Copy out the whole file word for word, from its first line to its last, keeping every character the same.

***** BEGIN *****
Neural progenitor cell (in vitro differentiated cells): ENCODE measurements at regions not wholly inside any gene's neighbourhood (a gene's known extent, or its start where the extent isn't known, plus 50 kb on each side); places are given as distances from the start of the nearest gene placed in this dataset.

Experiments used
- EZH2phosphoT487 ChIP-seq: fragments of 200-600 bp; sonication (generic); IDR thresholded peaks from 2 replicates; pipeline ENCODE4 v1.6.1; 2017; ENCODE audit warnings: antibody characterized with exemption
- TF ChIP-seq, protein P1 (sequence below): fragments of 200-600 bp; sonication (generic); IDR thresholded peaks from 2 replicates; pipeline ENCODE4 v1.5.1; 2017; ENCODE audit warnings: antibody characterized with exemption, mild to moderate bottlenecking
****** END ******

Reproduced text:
Neural progenitor cell (in vitro differentiated cells): ENCODE measurements at regions not wholly inside any gene's neighbourhood (a gene's known extent, or its start where the extent isn't known, plus 50 kb on each side); places are given as distances from the start of the nearest gene placed in this dataset.

Experiments used
- EZH2phosphoT487 ChIP-seq: fragments of 200-600 bp; sonication (generic); IDR thresholded peaks from 2 replicates; pipeline ENCODE4 v1.6.1; 2017; ENCODE audit warnings: antibody characterized with exemption
- TF ChIP-seq, protein P1 (sequence below): fragments of 200-600 bp; sonication (generic); IDR thresholded peaks from 2 replicates; pipeline ENCODE4 v1.5.1; 2017; ENCODE audit warnings: antibody characterized with exemption, mild to moderate bottlenecking